The city of Birmingham is famous for reinventing itself. No sooner are buildings thrown up than plans are hatched to raze them and start again. A good case is the central library. The ‘old’ library, an inverted concrete pyramid of stupendous brutality opened in 1974, has been abandoned in favour of a brand new block only a stone’s throw away. The new ‘Library of Birmingham‘, the largest public library building in Europe, was opened by Malala Yousafzai in September this year. We went to pay a first visit last week.
The outside of the new building is no X Factor beauty – just a jumble of rectangular blocks piled one on another, with a stubby tube stuck on top. Its geometrical severity is softened by a filigree metal blanket that gift-wraps almost every surface. The best you can say about it is that it’s big and easy to find.
But go through the rotating glass door – slowly: some improvements needed here – and the inside is very different. Space is divided up to confound expectation and invite exploration. Not a book to be seen at first, but everything abuzz with activity, and hundreds of people moving in all directions. Each of the seven floors open to the public is differently designed and has its own feel. Below is the children’s library and music library, with an ‘amphitheatre’ at the back. Above the ground floor a ‘book rotunda’ pierces four further floors, its circumference lined with books to echo libraries of an earlier age. Escalators, transporters and lifts crisscross this space, transporting visitors – a metaphor for the city outside, traditionally a place of constant and rapid movement.
Thousands seem to be here – over 12,000 are said to come through the door each day – gawping, browsing, photographing, studying, conversing, drinking coffee, consulting the staff, one or two asleep. Bookshelves gently radiate, and share the spaces with help desks, network points, elaborate easy chairs that satirise and democratise the winged chairs of gentlemen’s clubs, a BFI ‘mediatheque’, study rooms, copiers, a ‘contemplation room’.
Floor 4 is quieter, dedicated to archives and local history. Here you find a rare jarring note. A warning on the door to the archives centre says that an appointment is always necessary. This in a building that is otherwise insistent that everything is open to everyone (the answer to the question on an information screen ‘Who can join the Library? is ‘Everyone.’). Archivists are hard to change!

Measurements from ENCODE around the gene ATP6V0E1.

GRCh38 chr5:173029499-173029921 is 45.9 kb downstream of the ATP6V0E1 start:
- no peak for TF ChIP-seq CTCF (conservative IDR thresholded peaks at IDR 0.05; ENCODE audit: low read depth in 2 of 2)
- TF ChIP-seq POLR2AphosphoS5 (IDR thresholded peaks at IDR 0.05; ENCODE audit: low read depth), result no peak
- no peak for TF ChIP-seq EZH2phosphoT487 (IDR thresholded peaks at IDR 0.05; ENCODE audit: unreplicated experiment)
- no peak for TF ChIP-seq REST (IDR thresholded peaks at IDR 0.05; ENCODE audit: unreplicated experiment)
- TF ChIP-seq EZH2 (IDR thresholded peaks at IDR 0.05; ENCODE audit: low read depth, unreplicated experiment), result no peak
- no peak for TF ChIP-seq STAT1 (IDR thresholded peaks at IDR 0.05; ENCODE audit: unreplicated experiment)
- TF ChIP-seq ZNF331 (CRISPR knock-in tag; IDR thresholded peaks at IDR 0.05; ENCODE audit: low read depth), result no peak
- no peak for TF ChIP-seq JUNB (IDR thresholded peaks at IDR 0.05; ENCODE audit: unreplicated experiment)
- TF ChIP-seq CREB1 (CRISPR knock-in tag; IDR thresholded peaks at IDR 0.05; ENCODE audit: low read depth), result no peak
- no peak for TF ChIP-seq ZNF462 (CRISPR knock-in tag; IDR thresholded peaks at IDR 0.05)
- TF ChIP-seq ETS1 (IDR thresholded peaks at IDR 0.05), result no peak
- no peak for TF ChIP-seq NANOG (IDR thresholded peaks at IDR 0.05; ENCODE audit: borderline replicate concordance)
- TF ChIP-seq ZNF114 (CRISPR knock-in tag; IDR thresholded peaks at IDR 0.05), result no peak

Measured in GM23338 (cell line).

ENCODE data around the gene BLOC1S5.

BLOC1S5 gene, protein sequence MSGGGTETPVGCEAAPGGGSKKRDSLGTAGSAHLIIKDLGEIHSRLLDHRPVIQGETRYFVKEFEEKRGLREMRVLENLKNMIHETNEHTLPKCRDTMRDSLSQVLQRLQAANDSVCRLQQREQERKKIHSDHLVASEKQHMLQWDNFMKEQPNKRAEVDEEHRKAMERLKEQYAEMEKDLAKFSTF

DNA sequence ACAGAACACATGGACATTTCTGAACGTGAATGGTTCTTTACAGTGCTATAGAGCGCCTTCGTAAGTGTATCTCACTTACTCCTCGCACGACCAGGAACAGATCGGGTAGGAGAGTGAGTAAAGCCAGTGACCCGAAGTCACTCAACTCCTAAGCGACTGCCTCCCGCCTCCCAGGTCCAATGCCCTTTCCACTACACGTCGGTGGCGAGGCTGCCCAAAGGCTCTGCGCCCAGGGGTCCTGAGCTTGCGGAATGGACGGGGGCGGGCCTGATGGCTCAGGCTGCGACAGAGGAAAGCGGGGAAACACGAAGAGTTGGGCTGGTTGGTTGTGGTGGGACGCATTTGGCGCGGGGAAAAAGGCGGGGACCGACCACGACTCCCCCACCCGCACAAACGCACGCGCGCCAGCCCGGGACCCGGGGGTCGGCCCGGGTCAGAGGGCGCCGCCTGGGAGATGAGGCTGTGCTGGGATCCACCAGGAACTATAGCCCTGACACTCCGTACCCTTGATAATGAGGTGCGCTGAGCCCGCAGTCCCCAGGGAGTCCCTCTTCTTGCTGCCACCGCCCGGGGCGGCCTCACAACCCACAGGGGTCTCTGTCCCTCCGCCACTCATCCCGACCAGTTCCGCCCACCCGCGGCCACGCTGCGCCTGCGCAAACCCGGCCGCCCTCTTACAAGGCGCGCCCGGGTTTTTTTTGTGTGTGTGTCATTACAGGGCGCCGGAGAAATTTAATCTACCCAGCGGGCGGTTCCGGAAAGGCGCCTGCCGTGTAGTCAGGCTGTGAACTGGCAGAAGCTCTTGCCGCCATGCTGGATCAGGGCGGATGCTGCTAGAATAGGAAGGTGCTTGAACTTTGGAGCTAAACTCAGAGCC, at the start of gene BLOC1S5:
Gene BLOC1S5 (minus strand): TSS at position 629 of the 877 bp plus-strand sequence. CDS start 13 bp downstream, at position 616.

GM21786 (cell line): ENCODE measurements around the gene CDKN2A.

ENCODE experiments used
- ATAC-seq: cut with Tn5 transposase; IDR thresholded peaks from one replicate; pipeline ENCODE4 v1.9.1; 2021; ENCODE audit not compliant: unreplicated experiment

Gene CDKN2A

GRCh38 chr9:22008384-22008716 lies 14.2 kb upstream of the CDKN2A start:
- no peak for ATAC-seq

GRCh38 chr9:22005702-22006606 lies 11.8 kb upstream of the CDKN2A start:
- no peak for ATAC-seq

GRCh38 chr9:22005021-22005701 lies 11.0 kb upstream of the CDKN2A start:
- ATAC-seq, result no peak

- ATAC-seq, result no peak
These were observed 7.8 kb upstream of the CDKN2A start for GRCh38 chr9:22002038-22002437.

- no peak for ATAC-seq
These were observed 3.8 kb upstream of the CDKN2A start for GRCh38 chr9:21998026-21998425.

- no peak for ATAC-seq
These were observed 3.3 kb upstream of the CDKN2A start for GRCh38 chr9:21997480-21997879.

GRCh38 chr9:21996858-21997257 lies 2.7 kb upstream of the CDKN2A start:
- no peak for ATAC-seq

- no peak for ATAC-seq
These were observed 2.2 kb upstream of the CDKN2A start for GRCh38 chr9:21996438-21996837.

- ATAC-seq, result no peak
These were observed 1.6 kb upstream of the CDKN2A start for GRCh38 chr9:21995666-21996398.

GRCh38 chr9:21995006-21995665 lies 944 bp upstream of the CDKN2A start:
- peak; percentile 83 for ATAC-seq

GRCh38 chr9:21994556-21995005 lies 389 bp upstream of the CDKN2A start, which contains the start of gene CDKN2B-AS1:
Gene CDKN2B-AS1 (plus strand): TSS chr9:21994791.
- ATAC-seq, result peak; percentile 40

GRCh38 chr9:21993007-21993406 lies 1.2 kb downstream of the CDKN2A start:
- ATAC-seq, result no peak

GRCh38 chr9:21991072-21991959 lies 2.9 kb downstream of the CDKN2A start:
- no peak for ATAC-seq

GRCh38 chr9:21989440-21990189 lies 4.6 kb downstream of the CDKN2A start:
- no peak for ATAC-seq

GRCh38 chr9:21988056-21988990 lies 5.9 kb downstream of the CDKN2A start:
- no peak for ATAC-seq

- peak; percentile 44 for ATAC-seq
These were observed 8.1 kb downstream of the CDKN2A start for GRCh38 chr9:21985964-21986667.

Right at the top of the building is a surprise: the wood-panelled Shakespeare Memorial Room – a tall, ornately decorated space reconstructed from its original home in the first public library of 1882. Alas the dignity of the intention is undermined by a poor choice of volumes for the shelves.
Even at first glance – and we spent only a couple of hours inside – it’s clear that the Library of Birmingham is a tour de force, and already a brilliant success. The public, of all ages, love it: the architect, Francine Houben of Delft architectural firm Mecanoo, described it as a ‘people’s palace’. The ambience is welcoming and open. The range of activities it offers is immense: all the services of a multimedia library, plus exhibitions, theatre, talks, Saturday film club, readings, views of the city from two terrace gardens, and much more.
Visiting the Library of Birmingham gives you faith in the continuing vitality of public libraries – provided that they continue to receive public support, and provided they have the ability to reinvent themselves. But as news comes of yet more library closures throughout the country as a result of the UK government’s disastrous ‘ austerity’ economy it’s hard to ignore the plight of other less fortunate libraries – including maybe some branch libraries in the city of Birmingham that have suffered to ensure the success of the ‘Library of Birmingham’ (which cost £188.8m to build and must be very costly to run). But perhaps this is the shape of public libraries in future: if they’re to survive it will be as large centralised entities, not as a comprehensive network of local services. A decision to go ahead with the Birmingham library was taken just before the financial crash: decisions on future projects of the same kind will require a renewed and massive public commitment to what libraries offer and stand for – a tall order.